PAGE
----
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THE EPIGENETIC MODIFICATIONS INVOLVED IN THE CSCs AND OCSCs

Epigenetics refers to heritable traits that can be inherited from parent cells by daughter cells and are not caused by changes in the DNA sequence through meiotic or mitotic division. Epigenetic regulation mechanisms include DNA methylation, histone modification, chromatin remodeling, and modulation by noncoding RNAs.21 During cancer growth, the epigenome of cancer cells is consistently determined or regulated by cell-intrinsic/extrinsic mechanisms. Meanwhile, a subpopulation of cells (CSCs) in the tumor are conferred stemness, which refers to self-renewal and differentiation. First, epigenetic dysregulation plays an important role in the formation of CSCs, and then epigenetic mechanisms maintain the hierarchical organization of cancer controlled by CSCs.22 Epigenetic modifications play two distinct roles, namely inhibiting the majority of cancer cells to self-renew to constitute hierarchies and sustaining the subsection of CSC stemness. Dynamic epigenetic states have been implicated in the reversible transition from CSCs to non-CSCs and vice versa which is called plasticity and may be a confusion of the deterministic identity of CSCs. Among epigenetic mechanism, DNA methylation is integral to the formation of CSCs in cancer biology. For example, promoter methylation and histone modifications controlled the transcription of CD133, which is a cell surface marker protein of CSCs in many cancer types and is widely detected to identify OCSCs. The extent of DNA methylation of P2 promoter of CD133 is inversely relevant for CD133 transcription level, and CD133 cells sorted from epithelial ovarian cancer are treated with DNA methyltransferase and histone deacetylase inhibitors expressed increasing CD133 surface markers.23 Methylation abnormalities are essential in the process of CSC formation in the first step of cancer.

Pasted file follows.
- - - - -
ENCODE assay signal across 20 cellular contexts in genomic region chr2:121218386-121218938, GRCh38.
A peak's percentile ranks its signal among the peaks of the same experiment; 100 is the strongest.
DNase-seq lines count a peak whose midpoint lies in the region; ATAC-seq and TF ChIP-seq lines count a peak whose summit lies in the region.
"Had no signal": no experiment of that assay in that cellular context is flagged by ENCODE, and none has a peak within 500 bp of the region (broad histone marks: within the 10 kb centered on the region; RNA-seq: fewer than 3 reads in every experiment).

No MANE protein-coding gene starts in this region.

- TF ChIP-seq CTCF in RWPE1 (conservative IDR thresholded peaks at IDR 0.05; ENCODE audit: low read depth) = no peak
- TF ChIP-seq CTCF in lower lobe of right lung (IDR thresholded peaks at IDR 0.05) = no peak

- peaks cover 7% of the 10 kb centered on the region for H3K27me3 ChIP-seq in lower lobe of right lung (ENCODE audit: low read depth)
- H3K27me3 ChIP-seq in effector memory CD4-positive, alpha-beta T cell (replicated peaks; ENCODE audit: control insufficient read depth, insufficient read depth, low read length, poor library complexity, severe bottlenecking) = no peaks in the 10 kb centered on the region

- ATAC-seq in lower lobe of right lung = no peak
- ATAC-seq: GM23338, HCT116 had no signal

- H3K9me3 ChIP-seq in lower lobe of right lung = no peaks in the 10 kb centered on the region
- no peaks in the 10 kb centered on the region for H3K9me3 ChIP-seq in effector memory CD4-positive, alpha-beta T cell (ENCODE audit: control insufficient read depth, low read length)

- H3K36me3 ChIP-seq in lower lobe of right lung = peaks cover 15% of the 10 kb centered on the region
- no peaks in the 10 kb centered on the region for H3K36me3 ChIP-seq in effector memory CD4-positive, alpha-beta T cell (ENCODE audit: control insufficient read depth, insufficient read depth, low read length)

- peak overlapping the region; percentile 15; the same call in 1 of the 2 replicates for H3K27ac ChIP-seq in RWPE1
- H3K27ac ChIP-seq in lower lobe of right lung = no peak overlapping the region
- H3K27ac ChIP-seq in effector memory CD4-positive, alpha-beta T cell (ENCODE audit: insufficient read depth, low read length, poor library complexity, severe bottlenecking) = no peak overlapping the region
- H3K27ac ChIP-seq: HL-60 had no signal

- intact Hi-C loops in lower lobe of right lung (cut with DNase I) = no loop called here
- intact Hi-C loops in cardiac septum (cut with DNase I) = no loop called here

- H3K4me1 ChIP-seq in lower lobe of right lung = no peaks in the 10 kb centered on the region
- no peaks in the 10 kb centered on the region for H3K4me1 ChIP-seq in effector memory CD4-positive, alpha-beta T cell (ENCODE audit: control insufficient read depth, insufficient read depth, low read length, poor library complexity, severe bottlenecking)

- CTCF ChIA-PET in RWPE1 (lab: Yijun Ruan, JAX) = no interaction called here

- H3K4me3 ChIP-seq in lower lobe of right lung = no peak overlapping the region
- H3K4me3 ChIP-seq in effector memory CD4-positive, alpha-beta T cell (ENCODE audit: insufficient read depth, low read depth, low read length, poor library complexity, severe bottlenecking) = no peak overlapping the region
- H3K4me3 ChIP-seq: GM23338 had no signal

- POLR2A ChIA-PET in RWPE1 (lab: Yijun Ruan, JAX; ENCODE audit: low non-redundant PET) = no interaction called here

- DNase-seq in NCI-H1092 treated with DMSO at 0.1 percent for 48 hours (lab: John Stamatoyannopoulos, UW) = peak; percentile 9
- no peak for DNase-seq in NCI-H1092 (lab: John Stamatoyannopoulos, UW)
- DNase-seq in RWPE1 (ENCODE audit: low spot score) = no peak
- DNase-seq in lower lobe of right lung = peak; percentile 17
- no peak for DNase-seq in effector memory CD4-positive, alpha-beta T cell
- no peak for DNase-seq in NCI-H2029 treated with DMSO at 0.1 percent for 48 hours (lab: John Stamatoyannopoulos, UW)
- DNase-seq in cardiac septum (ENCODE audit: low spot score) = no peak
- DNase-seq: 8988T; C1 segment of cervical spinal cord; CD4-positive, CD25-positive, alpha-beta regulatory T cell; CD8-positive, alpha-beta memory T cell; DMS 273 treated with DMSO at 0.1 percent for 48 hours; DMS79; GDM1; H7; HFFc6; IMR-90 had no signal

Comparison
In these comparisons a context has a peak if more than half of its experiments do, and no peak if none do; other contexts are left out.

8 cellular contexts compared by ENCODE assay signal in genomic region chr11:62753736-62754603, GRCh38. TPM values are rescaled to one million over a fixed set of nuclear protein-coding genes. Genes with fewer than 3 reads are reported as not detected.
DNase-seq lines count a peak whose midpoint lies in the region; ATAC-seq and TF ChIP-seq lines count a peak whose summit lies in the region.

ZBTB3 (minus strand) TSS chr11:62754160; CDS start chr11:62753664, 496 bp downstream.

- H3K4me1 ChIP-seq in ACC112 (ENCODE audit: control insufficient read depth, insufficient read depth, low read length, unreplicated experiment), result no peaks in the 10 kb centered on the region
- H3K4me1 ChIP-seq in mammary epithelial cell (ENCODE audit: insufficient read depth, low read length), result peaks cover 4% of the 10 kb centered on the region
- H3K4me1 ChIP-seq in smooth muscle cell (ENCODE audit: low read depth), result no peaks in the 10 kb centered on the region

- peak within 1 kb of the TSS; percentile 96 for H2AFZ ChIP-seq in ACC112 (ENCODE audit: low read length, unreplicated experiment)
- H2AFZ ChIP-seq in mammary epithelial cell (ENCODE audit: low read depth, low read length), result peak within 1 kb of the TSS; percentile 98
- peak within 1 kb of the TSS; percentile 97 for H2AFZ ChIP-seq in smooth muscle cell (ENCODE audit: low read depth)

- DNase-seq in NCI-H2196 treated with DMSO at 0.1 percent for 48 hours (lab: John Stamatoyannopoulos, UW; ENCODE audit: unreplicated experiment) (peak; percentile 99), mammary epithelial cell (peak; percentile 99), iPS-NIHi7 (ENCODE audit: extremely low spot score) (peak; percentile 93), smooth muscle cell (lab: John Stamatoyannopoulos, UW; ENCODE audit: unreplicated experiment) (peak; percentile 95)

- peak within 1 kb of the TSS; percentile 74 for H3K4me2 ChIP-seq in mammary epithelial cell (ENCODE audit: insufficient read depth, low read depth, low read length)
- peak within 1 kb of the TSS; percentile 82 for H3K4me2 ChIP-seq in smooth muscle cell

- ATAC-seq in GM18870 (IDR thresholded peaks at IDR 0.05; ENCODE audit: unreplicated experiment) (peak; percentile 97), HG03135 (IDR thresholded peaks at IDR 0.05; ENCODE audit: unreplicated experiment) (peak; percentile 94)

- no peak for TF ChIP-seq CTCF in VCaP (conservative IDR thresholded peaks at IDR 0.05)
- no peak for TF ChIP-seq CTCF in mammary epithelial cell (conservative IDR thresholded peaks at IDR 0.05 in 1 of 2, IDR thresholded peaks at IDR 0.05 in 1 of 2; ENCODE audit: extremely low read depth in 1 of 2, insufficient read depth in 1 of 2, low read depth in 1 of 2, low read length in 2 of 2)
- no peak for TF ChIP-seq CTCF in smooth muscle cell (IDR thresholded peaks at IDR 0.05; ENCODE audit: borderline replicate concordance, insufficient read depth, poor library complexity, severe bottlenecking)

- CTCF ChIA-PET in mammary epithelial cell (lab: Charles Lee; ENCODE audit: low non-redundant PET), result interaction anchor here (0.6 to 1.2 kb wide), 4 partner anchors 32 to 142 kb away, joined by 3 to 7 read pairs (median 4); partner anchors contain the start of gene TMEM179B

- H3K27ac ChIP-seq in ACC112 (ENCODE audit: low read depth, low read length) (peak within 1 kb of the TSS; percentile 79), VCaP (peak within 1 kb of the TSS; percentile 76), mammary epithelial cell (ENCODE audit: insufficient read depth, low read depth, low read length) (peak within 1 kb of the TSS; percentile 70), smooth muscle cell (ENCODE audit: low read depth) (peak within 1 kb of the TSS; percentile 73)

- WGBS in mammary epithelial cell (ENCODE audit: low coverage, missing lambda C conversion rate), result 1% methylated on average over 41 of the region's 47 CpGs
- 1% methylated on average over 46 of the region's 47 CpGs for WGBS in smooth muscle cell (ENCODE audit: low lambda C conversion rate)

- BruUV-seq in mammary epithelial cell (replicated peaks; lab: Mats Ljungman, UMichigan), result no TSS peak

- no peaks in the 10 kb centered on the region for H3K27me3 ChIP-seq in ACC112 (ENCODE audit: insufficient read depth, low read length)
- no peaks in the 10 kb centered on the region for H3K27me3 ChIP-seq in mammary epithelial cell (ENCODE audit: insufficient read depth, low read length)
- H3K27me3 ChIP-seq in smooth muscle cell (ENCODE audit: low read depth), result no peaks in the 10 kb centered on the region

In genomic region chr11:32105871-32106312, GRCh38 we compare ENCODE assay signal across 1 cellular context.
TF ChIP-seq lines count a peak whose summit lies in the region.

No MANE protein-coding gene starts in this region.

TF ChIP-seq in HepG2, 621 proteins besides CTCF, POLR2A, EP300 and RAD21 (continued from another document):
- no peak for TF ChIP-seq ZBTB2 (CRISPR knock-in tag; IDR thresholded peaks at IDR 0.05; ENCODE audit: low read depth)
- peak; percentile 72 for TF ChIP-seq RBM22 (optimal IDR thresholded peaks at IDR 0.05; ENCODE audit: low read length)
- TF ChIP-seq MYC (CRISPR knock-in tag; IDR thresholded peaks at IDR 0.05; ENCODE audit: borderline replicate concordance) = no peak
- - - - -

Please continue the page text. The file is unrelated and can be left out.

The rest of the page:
THE SURFACE MARKERS OR FUNCTIONAL MARKERS ON OCSCs AS THE IMMUNOTHERAPY TARGETS